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Backpacker Magazine – Gear Guide 2012

Rip & Equip: Boots

First: Buy the right boots. Second: Keep them in tip top shape with these tips.

by: Kristin Hostetter

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Shop Smart
Ask yourself five key questions before buying new boots.

1. Where are you going? As a general rule, you’ll be more comfortable with the lightest boots appropriate for your planned terrain. Dayhiking on trails? A well-cushioned, flexible low-cut should do. Carrying 50 pounds off-trail in Alaska? You’ll want a high-cut, heavy-duty boot. Once you’ve picked a category, don’t fixate on weight: With footwear, fit trumps a few ounces.

2. Do you need more (or less) support? If you have weak ankles, choose higher-cut boots with maximum stability. The extra weight is well worth the joint protection. Likewise, if you’re prone to sore feet, opt for stiffer soles made for heavier loads than you typically carry. Conversely, some trekkers need less structure and can wear trail runners for ultralight trips or 2,000-mile thru-hikes.

3. Waterproof? You need weather protection for soggy trails, certainly, but don’t always pick a waterproof shoe for just-in-case scenarios. If you rarely hike in cold, wet conditions, you might be better off with footwear that’s more breathable and fast-drying. If you’re getting a low-cut boot primarily for summer use, an airy upper can prevent sweaty feet—and blisters.   

4. What size? Feet grow and change shape with age and mileage. Get yours measured on a Brannock device (gauges length, width, and arch length) by an expert salesperson who should be able to recommend specific brands and models well suited for your foot’s shape. To best simulate your on-trail shoe size, shop in the evening, when your feet will be slightly swollen.

5. Do they fit? Try on boots with the hiking socks and insoles you intend to use. If you can’t slip your index finger between your heel and the back of the boot, try a bigger size. Wear your top-pick boots for at least 20 minutes in the store, then answer these focused fit questions: Do your heels slip? Test movement on an incline board so you can check fit on ups and downs. Feel any pressure points? Do your toes feel pinched or bang the boot front? Remember: A boot may stretch in width, but it can never get longer.

Shopping Tips

In-store

Pressure points may not be readily apparent in the store. For a good visual, remove both insoles and stand on them. The more similar the shapes of your feet and the insoles, the better chance of a good fit. Red flags: Places where your feet overhang indicate likely snug spots. A boot may be too loose (a recipe for blisters) if its insole is wider than your foot.

Online
Because manufacturers use differently proportioned lasts, stick with brands that you know fit well. ­If you’re unsure about sizing, order three pairs at once (your best sizing guess, plus a half size bigger and smaller) to compare. Zappos.com offers free shipping (on returns, too!), and backcountry.com and rei.com have no-questions-asked return policies. Be respectful: Restrict test-wearing to clean, indoor surfaces.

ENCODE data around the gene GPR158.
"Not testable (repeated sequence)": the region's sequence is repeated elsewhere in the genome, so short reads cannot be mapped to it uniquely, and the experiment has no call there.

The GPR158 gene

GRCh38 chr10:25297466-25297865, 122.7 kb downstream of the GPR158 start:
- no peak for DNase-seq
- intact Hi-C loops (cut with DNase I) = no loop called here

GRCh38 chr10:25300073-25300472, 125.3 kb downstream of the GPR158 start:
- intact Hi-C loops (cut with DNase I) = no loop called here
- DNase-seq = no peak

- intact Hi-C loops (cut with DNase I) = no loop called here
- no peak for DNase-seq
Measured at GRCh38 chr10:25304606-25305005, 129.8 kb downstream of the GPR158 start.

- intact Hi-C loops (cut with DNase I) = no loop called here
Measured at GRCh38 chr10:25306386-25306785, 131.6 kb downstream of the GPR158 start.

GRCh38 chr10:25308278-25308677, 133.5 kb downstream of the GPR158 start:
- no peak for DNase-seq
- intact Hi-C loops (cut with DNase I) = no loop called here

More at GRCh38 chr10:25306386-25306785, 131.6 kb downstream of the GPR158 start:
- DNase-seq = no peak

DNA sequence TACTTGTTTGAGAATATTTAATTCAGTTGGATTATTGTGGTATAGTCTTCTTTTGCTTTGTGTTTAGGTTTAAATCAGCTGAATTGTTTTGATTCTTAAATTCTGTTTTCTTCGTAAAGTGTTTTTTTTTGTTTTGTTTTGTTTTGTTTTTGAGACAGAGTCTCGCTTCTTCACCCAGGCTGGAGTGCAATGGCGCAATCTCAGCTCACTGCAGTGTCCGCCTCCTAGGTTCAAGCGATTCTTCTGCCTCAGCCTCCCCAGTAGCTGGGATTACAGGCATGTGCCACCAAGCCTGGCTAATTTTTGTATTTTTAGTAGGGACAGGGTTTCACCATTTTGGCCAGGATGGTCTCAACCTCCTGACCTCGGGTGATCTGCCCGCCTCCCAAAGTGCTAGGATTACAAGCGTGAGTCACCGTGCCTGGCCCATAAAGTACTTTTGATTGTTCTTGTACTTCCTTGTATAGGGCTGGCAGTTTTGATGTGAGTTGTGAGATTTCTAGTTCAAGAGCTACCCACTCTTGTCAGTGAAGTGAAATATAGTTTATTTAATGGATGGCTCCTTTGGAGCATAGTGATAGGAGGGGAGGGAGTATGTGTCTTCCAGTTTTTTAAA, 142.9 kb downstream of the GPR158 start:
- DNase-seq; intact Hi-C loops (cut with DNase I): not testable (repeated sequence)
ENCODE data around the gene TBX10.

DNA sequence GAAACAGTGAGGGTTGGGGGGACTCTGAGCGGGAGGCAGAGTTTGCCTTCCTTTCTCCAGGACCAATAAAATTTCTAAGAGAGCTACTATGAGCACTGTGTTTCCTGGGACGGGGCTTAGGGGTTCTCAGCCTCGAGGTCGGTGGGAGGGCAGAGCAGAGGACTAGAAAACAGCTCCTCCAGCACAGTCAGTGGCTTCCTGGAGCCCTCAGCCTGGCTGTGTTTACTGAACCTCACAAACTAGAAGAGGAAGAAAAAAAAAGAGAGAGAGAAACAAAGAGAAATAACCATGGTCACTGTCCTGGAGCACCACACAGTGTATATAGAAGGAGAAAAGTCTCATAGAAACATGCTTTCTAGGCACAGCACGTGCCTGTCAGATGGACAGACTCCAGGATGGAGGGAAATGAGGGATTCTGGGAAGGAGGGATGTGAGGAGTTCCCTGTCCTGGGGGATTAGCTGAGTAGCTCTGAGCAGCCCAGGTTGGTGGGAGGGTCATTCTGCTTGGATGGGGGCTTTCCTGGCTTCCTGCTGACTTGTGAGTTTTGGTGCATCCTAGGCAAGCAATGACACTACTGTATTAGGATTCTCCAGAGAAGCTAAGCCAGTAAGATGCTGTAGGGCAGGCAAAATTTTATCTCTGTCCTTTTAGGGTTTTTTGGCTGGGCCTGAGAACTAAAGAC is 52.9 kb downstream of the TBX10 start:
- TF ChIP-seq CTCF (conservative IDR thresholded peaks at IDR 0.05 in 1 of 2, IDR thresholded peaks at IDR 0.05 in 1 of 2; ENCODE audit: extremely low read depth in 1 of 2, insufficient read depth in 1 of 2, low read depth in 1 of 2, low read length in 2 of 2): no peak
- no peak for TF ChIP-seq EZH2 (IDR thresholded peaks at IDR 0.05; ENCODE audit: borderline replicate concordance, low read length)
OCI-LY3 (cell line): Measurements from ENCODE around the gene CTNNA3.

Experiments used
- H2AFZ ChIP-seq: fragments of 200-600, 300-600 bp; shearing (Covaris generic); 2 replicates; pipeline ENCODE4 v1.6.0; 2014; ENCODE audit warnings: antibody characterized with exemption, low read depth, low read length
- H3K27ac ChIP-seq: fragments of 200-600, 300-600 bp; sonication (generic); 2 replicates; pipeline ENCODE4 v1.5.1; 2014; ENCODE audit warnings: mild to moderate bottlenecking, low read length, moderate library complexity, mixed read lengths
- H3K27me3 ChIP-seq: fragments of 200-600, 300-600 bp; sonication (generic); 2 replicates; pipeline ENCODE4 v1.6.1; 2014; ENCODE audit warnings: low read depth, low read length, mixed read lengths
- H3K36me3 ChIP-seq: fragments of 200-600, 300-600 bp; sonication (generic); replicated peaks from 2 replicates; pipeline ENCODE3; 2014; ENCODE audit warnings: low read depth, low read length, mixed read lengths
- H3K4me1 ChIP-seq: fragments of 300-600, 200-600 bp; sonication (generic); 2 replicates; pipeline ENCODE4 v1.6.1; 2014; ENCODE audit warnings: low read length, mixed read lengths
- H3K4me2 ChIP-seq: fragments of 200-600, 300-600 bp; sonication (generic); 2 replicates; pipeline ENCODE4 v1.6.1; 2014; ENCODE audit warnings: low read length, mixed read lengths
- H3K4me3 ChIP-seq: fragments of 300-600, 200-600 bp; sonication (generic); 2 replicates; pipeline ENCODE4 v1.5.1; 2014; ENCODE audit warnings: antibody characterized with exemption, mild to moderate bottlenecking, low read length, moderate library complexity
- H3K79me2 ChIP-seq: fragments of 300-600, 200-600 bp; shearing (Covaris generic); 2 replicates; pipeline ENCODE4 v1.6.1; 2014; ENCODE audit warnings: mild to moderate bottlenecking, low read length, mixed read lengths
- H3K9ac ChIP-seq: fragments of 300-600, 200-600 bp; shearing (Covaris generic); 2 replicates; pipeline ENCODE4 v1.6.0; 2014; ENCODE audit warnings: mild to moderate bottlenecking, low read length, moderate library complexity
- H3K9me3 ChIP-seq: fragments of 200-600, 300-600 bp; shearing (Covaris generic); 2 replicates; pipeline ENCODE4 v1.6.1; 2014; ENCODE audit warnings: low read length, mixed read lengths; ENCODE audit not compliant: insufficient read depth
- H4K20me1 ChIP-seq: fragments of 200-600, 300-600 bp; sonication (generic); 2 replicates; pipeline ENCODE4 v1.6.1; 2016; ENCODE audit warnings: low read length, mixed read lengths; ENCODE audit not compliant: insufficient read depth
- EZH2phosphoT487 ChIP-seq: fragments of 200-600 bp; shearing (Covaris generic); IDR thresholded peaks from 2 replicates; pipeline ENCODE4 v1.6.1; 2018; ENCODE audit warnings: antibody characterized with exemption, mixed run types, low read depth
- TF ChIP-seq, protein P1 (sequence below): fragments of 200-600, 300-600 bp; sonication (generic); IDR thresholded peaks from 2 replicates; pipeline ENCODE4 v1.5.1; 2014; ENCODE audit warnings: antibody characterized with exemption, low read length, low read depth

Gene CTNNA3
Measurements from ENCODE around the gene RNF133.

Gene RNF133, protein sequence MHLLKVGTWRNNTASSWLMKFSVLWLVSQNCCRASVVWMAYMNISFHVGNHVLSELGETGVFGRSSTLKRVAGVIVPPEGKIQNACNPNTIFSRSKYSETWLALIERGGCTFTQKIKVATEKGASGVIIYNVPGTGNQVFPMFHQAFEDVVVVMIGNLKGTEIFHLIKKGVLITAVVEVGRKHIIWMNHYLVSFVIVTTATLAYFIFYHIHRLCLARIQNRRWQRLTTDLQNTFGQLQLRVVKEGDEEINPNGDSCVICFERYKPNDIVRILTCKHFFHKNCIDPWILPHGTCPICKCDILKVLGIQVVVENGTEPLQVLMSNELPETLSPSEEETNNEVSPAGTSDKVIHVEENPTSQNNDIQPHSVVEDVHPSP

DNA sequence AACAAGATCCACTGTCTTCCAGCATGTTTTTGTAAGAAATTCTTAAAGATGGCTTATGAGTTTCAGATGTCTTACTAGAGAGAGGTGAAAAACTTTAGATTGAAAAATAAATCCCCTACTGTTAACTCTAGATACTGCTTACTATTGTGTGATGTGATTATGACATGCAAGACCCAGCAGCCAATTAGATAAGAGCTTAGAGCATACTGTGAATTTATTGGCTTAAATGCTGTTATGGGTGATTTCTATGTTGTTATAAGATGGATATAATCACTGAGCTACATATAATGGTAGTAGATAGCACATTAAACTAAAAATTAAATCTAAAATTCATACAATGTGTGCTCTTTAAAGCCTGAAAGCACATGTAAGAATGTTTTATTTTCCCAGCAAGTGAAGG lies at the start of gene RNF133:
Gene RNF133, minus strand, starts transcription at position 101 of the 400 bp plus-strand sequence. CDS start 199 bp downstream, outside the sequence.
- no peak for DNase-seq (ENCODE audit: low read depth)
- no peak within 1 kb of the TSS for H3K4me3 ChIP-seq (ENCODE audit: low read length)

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READERS COMMENTS

:Bill
Jul 15, 2012

Wha is the name of the boot company?

Steve C
May 22, 2012

Here's a lesson I've learned for pairing up footwear to a specific hike: What are the condition of your feet? Just like your abbs, feet need strengthening. When I consider the category of hike I'll be going on and then consider the strength of my feet, that helps me determine what type of footwear I'll use.

When I buy new footwear, I often swap out the footbed insert with one that fits my foot.

Also, I can't say enough about the sock. A sock can make or break a trip. The interaction of a foot, a sock, and a boot can be synergy or agony. Pair up the right socks for the footwear and you will be going for miles in happy comfort.

RC
May 18, 2012

A water bottle may not apply enough weight to hold the boot down while adhesive sets for a heel repair. I've used a block of wood in the boot, then placed the leg of a table in the boot on the block. If you cut the wood block to fit in the heel you'll distribute the weight where it's needed. Then add weight as necessary to the table corner. That'll clamp it down good.

meanolddog
May 18, 2012

The number #1 item I found in buying boots over the years is finding a Company who uses a "Boot Last" that conforms or matches my foot the best.

Many Companies, Many Lasts. I go to many stores and try on the boots and then I check the internet to find a better price which usually includes shipping.

A boot Last is the pre-made Form they use to build the boot on at the Factory. After trying many models, manufacturers and blisters I finally found one Company that fits me right out of the box with little breaking in needed and I can't say that I never had another blister but instead of many blisters I might only get two on a 40 mile multi-day hike over varied terrain, as in cross country hiking with a two month period maybe between hikes of this length. Once you have that problem sovled, then your pretty safe in buying any of that Companies boots. The Company I bought from I now have 4 pairs I wear from various uses from Fishing, Walking to multi-day hikes and work boots. And their made here in the U.S.A..

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